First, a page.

Eventually, the miners started wrestling for money.
The submission moves meant that catch-as-catch-can was an exciting exhibition with men brutalising each other in a most spectacular fight.
It started off as side bets for pints then money entered the picture.
And the miners, whose salary was a pittance for their hard labour, would turn to wrestling for extra income.
As with all things, the wrestlers realised that if they put a bit of show into the fights they could attract bigger audiences and more money.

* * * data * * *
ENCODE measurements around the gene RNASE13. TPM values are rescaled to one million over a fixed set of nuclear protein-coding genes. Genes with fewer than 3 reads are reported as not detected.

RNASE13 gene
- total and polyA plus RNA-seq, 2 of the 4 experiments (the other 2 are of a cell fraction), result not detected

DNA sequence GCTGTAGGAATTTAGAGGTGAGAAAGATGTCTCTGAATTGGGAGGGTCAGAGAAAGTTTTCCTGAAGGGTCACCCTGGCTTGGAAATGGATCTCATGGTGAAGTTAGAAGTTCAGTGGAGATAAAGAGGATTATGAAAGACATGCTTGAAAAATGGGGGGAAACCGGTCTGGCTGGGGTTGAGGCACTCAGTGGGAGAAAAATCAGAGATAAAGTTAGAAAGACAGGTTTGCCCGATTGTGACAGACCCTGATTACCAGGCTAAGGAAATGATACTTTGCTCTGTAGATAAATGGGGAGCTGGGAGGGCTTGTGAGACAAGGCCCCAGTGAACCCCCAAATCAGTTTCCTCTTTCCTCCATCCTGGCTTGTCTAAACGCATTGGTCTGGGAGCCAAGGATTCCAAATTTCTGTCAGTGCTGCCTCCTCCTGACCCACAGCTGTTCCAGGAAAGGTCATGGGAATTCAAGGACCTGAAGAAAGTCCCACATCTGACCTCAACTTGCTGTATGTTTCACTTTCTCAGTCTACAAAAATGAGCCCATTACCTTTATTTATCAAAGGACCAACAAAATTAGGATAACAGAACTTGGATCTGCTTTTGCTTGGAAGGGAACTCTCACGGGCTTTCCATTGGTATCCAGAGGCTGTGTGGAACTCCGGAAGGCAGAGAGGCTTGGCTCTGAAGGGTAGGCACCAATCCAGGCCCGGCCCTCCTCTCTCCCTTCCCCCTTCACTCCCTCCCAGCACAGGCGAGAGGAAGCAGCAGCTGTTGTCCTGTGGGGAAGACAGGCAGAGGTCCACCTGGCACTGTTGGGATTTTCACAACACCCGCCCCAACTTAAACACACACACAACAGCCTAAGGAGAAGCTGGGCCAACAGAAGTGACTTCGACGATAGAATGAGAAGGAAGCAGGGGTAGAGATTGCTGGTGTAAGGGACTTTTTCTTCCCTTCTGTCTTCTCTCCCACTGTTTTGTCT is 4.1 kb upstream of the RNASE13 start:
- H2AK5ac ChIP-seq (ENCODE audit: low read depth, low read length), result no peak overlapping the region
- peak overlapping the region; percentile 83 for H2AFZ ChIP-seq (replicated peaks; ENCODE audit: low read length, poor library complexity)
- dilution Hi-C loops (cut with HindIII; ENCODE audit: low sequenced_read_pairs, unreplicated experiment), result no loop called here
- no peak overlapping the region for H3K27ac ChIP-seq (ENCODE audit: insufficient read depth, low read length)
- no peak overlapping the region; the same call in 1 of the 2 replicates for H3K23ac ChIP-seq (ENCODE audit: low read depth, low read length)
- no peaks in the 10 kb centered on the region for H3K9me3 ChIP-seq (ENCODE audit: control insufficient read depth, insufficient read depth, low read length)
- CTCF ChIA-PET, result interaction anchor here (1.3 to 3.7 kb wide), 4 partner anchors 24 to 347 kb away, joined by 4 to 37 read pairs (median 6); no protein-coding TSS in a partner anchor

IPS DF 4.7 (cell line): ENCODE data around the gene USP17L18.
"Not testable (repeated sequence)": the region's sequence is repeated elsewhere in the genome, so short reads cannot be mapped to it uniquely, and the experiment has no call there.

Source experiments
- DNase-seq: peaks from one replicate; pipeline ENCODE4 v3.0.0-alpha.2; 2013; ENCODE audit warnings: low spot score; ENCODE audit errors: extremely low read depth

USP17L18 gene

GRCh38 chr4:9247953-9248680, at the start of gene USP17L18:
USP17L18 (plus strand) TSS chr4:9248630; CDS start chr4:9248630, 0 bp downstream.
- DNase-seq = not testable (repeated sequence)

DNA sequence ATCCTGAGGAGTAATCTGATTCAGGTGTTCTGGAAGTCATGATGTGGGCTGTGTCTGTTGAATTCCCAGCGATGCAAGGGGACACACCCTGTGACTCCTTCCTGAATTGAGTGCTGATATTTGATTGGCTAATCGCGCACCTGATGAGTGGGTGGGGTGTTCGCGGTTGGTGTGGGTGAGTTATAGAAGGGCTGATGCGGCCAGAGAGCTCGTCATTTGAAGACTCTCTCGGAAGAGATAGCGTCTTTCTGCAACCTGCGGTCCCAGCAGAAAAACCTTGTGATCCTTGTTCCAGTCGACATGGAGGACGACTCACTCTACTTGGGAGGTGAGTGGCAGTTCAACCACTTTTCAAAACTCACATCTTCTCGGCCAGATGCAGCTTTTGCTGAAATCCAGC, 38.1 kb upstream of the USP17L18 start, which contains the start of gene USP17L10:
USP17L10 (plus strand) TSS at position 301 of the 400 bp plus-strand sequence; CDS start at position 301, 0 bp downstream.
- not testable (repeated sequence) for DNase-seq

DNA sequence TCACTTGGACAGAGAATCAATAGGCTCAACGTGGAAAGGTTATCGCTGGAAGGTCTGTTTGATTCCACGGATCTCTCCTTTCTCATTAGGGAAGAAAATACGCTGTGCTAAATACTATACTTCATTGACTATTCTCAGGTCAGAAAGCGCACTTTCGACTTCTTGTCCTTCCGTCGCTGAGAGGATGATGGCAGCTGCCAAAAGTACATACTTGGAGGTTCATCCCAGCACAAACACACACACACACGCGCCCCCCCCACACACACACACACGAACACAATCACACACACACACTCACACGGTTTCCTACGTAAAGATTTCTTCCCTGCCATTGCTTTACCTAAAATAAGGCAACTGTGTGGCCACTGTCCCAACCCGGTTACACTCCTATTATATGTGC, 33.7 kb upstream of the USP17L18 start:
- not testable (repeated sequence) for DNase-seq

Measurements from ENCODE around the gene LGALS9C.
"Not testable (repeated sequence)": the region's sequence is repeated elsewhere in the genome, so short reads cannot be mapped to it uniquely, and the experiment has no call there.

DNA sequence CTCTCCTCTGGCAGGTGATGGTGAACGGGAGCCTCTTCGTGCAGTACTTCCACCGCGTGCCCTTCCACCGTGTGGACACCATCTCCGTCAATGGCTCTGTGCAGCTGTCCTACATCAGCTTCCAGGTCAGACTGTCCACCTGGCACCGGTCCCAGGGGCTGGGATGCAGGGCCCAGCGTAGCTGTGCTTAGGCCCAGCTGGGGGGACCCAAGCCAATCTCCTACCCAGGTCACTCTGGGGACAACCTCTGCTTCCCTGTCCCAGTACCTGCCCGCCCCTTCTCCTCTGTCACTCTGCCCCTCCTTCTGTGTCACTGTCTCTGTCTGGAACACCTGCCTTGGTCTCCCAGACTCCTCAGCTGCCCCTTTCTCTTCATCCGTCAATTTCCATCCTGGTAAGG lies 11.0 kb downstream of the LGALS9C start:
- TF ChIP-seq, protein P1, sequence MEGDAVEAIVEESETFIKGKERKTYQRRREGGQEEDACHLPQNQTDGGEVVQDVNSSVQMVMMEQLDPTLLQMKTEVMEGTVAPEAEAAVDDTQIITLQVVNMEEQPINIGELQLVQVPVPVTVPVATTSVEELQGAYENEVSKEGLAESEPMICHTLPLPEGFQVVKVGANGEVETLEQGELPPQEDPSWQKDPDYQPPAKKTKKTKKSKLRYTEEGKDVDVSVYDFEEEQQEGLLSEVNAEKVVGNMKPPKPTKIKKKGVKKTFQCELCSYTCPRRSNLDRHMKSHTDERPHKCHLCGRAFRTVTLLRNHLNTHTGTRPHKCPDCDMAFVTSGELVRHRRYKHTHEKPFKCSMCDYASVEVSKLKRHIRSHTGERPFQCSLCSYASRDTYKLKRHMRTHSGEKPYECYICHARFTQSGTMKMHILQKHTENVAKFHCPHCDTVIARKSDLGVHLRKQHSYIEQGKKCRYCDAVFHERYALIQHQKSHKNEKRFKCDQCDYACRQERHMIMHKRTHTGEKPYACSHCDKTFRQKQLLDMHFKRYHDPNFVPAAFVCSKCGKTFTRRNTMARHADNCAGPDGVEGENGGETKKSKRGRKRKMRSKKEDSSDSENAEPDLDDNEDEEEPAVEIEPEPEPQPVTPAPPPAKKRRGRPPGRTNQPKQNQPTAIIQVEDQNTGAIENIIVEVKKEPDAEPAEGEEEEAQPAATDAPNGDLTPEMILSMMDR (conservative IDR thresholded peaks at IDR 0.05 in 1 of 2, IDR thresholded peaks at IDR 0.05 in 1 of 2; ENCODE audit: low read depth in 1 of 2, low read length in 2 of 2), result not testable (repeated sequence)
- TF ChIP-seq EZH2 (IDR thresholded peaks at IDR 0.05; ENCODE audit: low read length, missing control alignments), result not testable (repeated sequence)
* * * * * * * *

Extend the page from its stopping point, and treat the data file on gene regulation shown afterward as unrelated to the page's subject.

So they started bending the rules a little bit: falling a bit harder, jumping a bit higher. And the submission holds, which captivated the imagination of the audiences, were brutal, or at least were made to look so.
Real CATCH wrestlers were true craftsmen but those looking for easy money soon found out that it would be impossible to put on a fight in Wigan because there was a wrestler in nearly every family.
Wiganers knew what was bent or not so wrestlers putting on too much of a show would be chased out of town.
Notes: image provided courtesy of Jimmy Niblett